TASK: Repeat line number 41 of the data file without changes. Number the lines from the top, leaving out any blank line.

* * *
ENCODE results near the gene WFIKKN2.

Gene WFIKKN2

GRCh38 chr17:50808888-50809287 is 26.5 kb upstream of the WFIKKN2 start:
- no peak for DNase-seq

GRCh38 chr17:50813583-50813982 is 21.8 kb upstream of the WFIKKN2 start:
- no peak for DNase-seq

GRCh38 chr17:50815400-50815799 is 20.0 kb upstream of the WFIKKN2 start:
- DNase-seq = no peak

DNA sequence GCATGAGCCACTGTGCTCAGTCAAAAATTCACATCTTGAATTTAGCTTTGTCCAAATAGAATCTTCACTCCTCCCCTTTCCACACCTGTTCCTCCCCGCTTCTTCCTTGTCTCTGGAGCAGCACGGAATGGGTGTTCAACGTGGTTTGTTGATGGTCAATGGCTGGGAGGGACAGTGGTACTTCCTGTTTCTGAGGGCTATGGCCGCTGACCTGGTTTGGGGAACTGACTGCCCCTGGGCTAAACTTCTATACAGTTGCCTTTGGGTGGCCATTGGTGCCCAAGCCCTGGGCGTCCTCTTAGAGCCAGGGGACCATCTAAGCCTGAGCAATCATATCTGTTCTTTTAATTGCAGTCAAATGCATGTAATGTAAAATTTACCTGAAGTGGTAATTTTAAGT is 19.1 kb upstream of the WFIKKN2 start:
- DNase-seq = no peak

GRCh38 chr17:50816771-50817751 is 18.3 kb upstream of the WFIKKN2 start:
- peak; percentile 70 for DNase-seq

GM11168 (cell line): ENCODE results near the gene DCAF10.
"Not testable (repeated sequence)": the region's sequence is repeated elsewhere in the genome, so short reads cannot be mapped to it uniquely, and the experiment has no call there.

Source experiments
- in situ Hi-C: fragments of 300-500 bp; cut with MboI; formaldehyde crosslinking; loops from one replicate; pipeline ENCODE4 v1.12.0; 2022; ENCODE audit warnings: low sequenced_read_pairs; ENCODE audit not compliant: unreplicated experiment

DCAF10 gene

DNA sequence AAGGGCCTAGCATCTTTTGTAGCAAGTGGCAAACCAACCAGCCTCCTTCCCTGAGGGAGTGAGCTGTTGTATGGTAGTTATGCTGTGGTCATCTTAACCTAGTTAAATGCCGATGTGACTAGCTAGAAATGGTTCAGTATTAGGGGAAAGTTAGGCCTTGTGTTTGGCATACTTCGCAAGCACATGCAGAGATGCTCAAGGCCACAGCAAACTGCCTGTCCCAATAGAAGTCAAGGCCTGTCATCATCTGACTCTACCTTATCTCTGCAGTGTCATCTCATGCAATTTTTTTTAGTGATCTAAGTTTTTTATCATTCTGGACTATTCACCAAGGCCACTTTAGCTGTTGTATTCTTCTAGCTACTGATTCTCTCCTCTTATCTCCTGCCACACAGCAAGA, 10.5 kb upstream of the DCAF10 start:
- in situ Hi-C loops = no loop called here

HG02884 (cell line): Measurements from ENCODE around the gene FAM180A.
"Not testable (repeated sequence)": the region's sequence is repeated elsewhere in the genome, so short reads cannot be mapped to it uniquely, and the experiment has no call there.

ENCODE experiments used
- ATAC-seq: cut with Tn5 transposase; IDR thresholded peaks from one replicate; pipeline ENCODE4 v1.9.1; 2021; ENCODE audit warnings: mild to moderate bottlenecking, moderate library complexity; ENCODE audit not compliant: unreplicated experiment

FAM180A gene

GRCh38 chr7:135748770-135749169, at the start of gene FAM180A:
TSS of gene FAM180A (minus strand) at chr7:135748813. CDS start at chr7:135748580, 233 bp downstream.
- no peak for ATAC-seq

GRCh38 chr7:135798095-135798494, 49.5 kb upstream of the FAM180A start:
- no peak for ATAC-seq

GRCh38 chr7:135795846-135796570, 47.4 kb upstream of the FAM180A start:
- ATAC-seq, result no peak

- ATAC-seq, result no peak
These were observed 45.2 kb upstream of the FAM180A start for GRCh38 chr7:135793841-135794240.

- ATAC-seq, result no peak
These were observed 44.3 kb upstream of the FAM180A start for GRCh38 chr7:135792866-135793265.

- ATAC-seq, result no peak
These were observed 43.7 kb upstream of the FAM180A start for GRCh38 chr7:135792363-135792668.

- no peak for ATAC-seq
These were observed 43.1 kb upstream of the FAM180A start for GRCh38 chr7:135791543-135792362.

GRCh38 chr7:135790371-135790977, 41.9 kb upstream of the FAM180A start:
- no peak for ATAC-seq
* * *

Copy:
- no peak for ATAC-seq